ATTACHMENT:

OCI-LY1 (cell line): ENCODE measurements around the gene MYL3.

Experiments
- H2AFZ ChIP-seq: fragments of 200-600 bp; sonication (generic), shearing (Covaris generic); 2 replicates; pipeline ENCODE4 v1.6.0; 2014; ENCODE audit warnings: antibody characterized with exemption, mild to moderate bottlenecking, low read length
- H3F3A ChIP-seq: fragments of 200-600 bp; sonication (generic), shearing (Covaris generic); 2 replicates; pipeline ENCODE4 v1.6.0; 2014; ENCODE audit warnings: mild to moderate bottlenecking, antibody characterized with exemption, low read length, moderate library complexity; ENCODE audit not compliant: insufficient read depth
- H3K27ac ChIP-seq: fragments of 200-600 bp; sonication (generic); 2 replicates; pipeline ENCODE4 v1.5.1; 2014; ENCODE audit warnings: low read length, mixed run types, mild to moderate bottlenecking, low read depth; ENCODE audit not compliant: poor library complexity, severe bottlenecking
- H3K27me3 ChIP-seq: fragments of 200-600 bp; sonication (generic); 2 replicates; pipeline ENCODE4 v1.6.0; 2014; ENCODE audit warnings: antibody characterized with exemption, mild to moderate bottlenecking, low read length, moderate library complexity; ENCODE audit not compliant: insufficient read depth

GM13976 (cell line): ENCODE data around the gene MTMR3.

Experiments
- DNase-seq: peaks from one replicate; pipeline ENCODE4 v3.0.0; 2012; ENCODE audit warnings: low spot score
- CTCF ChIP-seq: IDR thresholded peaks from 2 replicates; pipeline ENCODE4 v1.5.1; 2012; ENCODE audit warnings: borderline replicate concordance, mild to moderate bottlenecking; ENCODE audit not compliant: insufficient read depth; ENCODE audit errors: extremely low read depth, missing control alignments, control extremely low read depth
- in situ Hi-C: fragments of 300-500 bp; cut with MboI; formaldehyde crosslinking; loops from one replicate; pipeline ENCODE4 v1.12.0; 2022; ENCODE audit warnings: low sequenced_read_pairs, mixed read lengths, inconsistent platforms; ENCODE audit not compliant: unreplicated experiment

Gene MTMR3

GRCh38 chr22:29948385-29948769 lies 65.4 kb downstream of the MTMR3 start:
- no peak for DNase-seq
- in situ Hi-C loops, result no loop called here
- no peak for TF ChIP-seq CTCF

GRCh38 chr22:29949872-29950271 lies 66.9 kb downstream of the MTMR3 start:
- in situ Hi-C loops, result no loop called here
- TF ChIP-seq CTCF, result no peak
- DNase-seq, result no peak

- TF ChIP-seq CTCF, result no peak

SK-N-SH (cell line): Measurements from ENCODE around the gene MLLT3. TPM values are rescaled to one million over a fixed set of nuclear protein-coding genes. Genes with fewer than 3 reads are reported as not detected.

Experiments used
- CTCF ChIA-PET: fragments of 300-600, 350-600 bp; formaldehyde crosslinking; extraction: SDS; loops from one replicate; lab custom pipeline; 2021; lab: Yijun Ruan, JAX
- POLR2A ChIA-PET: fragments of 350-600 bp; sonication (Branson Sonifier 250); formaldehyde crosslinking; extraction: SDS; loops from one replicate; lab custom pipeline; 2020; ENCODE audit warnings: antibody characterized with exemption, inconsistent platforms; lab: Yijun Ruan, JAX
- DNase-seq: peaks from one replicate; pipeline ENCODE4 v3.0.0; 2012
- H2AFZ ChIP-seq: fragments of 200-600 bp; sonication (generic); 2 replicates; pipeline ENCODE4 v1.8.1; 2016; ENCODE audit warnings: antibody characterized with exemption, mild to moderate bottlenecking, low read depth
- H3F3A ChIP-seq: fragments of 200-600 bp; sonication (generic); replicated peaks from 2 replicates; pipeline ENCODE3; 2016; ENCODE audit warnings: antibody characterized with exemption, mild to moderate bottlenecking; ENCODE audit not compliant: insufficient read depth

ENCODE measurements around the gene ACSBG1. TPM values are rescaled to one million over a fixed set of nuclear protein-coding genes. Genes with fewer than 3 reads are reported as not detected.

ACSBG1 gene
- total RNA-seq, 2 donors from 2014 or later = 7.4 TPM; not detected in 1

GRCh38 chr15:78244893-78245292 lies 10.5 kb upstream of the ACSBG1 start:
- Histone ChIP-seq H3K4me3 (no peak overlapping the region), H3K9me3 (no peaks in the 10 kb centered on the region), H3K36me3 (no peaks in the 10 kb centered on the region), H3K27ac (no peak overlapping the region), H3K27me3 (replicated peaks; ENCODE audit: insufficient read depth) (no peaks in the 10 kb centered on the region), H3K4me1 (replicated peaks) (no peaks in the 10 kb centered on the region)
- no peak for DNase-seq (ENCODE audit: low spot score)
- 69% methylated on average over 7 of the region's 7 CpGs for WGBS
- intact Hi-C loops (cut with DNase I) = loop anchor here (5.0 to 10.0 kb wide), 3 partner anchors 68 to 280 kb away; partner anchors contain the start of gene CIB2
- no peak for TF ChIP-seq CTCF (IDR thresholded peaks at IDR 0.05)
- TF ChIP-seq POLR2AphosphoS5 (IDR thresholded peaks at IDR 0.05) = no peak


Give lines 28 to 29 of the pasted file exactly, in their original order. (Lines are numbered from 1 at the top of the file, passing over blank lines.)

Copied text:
- H3F3A ChIP-seq: fragments of 200-600 bp; sonication (generic); replicated peaks from 2 replicates; pipeline ENCODE3; 2016; ENCODE audit warnings: antibody characterized with exemption, mild to moderate bottlenecking; ENCODE audit not compliant: insufficient read depth

ENCODE measurements around the gene ACSBG1. TPM values are rescaled to one million over a fixed set of nuclear protein-coding genes. Genes with fewer than 3 reads are reported as not detected.